The Dread of Difference(s): Horror, Gender, and Cinematic Defiance (Seminar)


Cultural Studies and Media Studies / Women's and Gender Studies

Ruth Z. Yuste-Alonso (University of Connecticut)

Valeria Dani (Cornell University)

Since Carol J. Clover’s seminal work Men, Women, and Chainsaws (1992), feminist readings of horror movies have gained an enthusiastic theoretical momentum. In employing various frameworks and lenses and by complicating our spectatorial position, this rich corpus of literature has perhaps contributed to a resignification of the genre and its tropes. However, amid the emergence of luminous movies that defy and challenge horror’s misogynistic and racialized foundations, several questions arise: Is contemporary horror cinema really abjuring its heteronormative, original structure? Does mainstream horror still convey trite reactionary messages with renewed vigor? If a shift in the architecture of horror is truly in place, what are the most defiant examples of the “new wave,” and how do they accomplish this necessary ideological turn?

This seminar invites submissions that explore the ways in which contemporary filmmakers use horror in order to challenge or, conversely, reproduce hegemonic master narratives. Of particular interest are critical analyses of movies that tritely reproduce an oppressive understanding of the space that gender, class, and race occupy in the social. Proposals with an emphasis on Women’s Cinema(s) and LGBTQ cinema(s) are particularly welcome.

Please submit an abstract of 200 to 250 words describing your proposed seminar paper by September 30, 2020. With your abstract, please include a statement acknowledging the obligations to this specific format session and expressing a commitment to fulfill them.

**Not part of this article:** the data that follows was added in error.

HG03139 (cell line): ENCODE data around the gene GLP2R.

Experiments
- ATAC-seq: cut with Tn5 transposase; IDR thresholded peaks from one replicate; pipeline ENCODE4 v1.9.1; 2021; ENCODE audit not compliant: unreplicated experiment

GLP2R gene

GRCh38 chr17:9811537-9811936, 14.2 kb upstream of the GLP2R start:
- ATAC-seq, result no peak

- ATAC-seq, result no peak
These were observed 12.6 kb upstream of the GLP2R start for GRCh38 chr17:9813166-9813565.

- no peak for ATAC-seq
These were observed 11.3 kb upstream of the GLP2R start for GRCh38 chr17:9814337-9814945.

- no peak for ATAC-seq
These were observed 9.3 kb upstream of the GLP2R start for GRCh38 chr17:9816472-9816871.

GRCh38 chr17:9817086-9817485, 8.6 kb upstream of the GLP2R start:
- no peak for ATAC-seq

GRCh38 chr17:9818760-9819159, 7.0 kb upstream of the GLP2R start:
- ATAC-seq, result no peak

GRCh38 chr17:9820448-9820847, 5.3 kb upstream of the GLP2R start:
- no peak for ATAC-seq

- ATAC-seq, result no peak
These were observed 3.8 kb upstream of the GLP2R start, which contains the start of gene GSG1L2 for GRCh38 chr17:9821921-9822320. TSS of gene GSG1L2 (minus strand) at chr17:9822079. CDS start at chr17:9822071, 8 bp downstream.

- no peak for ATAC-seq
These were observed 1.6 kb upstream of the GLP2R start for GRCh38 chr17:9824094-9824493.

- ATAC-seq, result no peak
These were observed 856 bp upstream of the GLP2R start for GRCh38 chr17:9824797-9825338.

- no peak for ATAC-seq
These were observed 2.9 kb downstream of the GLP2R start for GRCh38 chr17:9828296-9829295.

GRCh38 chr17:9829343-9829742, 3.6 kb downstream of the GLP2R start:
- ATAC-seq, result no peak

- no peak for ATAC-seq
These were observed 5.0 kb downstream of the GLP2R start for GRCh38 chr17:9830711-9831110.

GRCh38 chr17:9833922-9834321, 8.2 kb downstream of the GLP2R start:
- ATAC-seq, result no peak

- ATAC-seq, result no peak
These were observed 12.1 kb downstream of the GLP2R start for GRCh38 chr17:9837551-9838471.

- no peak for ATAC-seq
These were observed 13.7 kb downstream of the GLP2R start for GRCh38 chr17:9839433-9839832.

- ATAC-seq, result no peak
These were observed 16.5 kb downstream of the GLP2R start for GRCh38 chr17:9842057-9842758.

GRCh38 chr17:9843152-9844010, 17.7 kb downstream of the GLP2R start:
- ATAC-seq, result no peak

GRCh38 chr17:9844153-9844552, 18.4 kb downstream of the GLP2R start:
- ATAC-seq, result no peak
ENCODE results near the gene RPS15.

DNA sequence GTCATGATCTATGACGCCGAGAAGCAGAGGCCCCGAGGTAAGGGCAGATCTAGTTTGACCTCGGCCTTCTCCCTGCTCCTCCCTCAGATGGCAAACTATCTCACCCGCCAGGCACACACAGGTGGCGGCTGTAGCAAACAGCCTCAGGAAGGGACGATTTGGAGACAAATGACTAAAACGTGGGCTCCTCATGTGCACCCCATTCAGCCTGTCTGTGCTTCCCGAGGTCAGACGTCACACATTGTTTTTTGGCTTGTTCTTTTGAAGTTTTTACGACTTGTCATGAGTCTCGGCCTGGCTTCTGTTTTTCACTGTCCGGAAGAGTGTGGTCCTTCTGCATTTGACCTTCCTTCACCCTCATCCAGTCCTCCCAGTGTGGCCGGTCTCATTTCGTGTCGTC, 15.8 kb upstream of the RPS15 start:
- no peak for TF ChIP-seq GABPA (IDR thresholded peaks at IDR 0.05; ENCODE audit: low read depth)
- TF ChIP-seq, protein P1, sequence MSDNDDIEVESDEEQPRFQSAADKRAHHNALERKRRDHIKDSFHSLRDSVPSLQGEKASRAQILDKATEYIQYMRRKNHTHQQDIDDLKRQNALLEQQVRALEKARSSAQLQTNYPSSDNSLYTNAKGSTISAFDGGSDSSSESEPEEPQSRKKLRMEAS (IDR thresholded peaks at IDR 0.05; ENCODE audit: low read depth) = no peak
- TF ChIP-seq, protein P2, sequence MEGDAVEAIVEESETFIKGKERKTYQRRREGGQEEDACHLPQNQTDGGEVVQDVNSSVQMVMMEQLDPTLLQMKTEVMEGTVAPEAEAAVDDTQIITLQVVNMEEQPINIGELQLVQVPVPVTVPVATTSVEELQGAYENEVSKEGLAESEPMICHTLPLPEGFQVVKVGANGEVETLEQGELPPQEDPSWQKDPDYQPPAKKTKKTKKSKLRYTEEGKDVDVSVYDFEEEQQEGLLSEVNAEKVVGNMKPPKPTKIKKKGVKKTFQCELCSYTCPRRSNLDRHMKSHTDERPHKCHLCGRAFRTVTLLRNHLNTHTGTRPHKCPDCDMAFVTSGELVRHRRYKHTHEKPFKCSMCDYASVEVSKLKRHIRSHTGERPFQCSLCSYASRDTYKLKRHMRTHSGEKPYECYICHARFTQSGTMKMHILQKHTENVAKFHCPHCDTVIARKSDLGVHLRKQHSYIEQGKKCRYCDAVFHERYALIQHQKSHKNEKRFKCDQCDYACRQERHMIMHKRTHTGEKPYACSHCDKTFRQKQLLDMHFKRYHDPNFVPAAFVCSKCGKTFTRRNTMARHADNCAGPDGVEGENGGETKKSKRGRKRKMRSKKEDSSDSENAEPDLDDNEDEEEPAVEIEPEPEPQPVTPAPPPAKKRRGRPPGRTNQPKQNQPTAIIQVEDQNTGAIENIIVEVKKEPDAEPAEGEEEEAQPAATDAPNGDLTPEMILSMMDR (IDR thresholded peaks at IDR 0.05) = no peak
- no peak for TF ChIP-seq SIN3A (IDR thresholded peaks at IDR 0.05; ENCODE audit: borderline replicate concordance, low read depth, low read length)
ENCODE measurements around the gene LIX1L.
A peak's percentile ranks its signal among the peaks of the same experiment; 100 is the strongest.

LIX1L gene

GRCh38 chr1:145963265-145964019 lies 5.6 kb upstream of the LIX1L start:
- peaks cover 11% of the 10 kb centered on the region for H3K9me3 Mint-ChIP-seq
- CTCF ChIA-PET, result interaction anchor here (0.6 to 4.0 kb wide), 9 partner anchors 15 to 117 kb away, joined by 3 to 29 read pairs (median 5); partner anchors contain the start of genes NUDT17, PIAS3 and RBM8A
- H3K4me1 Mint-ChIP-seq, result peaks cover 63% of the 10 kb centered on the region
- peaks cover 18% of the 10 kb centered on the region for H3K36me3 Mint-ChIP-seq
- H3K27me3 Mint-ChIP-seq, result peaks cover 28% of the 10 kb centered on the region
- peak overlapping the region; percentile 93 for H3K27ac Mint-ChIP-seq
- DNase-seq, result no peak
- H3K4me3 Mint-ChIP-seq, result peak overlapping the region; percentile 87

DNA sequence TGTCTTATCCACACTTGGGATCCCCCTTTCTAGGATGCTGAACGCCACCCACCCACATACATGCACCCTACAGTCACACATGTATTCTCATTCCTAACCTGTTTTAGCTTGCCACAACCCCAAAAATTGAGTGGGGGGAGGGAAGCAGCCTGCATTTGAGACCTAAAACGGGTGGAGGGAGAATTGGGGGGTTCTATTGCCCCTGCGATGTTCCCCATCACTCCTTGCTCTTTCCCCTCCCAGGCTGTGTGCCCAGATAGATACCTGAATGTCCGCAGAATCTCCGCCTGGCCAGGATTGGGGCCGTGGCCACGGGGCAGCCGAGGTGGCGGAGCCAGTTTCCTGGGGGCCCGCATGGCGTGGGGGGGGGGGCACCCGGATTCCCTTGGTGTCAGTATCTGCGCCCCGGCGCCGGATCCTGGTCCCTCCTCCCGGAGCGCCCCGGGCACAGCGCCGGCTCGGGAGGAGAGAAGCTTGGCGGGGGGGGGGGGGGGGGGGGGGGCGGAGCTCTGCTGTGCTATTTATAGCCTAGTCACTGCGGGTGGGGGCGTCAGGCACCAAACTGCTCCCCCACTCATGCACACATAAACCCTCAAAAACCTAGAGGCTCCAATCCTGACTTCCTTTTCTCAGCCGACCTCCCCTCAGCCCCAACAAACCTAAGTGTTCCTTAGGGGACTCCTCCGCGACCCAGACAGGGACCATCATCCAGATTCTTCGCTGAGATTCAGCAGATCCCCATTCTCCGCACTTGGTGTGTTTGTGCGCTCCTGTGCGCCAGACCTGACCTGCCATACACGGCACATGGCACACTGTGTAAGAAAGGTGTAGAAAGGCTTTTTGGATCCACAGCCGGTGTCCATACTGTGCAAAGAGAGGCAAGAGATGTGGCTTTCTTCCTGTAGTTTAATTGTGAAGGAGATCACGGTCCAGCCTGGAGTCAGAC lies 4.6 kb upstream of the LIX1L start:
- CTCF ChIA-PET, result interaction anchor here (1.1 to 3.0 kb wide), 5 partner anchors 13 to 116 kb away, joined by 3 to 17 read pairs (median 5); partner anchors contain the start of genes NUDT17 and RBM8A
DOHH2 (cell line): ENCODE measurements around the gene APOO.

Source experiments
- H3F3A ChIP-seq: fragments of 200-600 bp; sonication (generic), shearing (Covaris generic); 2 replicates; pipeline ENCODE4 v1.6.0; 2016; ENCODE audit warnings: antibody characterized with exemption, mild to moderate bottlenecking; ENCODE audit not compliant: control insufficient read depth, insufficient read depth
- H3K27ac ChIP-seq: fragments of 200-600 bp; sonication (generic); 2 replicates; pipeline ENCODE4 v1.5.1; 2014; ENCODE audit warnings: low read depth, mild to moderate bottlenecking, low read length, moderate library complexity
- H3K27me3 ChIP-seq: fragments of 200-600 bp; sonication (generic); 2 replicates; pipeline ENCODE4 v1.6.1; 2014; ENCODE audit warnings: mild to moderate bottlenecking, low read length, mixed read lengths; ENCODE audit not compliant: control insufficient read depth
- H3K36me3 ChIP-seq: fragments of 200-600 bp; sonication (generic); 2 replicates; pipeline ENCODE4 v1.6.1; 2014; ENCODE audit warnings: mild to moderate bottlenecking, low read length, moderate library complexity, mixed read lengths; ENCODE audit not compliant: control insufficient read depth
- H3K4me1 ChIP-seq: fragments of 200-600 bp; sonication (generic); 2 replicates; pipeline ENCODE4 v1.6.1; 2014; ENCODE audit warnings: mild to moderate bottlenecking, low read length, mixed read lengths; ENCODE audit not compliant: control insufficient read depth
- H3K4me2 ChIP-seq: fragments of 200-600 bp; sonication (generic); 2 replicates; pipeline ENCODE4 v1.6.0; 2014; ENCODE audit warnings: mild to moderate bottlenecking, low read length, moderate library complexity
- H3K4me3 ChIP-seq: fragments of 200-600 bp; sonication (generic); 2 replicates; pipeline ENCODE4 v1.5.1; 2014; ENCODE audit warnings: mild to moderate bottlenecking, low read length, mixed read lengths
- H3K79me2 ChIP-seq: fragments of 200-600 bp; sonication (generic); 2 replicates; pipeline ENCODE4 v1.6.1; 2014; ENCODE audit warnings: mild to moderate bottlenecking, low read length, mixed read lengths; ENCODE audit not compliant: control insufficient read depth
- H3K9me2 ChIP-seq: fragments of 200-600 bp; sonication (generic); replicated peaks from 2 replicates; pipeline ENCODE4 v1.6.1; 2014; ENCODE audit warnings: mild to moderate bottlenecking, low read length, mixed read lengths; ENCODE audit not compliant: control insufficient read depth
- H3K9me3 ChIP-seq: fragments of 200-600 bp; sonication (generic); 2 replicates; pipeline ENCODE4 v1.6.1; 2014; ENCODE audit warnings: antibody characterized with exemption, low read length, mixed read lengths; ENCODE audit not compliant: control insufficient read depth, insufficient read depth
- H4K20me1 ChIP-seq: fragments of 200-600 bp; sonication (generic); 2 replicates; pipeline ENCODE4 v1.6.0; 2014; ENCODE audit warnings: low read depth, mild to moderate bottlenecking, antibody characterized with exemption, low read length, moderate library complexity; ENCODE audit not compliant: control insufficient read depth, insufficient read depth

NB: Participants must submit a complete draft paper no later than February 1, 2021, to be shared with all seminar participants before the conference. Papers should be between 15 and 20 pages, typed (Times New Roman, 12p) and double spaced, and include a “Works Cited” section. All participants are expected to read each other’s papers in preparation for the session and provide at the conference a one-paragraph response to one person as assigned by the session chairs.

Amid the emergence of luminous horror movies that defy and challenge the genre’s misogynistic and racialized foundations, is contemporary horror cinema really abjuring its heteronormative, original structure? Does the genre still convey trite reactionary messages with renewed vigor? This seminar invites submissions that explore the ways in which contemporary filmmakers use horror in order to challenge or, conversely, reproduce hegemonic master narratives.